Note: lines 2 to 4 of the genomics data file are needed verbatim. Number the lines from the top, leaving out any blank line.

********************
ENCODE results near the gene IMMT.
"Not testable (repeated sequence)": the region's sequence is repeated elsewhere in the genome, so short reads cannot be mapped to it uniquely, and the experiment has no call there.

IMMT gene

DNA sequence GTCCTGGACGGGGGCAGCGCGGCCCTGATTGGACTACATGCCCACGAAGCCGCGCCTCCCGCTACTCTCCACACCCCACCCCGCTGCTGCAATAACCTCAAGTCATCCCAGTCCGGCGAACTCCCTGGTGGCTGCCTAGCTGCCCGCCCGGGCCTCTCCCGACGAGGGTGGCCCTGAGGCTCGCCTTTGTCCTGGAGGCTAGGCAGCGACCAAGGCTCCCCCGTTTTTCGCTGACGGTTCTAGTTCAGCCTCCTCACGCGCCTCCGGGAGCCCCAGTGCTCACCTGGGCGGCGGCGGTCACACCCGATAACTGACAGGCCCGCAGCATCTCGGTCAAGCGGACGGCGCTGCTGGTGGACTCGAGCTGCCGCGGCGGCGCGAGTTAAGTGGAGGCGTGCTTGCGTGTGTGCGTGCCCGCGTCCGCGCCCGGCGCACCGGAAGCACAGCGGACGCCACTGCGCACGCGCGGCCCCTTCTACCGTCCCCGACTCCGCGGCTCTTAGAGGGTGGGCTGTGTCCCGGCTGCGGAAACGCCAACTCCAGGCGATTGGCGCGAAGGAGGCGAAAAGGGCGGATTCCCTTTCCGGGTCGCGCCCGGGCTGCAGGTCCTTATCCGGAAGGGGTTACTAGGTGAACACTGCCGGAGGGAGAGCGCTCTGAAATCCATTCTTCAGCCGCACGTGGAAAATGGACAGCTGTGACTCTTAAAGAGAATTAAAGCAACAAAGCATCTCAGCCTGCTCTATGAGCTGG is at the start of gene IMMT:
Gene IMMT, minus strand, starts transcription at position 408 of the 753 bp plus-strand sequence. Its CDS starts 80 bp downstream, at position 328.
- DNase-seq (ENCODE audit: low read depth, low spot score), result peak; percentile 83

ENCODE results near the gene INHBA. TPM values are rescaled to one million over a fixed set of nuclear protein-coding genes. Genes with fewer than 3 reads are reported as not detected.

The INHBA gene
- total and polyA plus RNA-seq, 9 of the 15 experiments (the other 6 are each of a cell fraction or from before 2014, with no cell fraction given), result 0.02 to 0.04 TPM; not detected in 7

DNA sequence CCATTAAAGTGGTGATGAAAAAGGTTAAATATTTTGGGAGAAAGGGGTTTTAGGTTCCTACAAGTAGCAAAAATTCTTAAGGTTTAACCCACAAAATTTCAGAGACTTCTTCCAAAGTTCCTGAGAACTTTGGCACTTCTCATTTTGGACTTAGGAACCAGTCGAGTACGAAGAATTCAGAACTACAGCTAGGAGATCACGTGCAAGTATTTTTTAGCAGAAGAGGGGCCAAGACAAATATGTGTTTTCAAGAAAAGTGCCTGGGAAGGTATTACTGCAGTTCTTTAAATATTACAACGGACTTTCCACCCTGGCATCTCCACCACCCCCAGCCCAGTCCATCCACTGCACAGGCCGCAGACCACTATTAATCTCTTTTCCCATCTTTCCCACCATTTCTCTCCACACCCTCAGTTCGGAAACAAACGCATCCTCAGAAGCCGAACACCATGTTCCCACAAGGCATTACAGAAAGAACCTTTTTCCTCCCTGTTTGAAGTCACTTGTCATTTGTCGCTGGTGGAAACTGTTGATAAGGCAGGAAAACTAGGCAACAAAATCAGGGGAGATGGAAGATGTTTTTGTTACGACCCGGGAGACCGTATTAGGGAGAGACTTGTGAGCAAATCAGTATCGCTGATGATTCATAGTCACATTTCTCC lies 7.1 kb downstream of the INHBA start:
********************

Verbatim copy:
"Not testable (repeated sequence)": the region's sequence is repeated elsewhere in the genome, so short reads cannot be mapped to it uniquely, and the experiment has no call there.

IMMT gene

DNA sequence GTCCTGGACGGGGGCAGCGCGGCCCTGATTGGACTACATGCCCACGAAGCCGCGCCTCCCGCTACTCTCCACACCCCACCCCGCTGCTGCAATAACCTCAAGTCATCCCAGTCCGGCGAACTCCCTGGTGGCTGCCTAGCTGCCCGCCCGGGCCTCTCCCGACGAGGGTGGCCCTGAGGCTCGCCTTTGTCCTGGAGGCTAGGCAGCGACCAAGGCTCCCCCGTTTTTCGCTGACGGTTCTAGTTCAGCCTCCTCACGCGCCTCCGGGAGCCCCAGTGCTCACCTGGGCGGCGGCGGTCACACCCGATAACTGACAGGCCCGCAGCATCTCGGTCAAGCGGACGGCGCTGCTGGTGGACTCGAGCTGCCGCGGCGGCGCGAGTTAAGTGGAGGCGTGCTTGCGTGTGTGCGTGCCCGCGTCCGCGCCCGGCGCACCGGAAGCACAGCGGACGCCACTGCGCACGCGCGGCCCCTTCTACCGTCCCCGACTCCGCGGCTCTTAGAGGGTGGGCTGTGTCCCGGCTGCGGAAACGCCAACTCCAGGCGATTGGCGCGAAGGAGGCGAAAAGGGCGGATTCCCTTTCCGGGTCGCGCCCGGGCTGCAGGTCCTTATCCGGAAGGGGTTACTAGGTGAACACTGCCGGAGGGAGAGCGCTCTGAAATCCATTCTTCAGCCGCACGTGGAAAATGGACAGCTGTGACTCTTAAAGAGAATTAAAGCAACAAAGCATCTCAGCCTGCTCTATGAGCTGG is at the start of gene IMMT: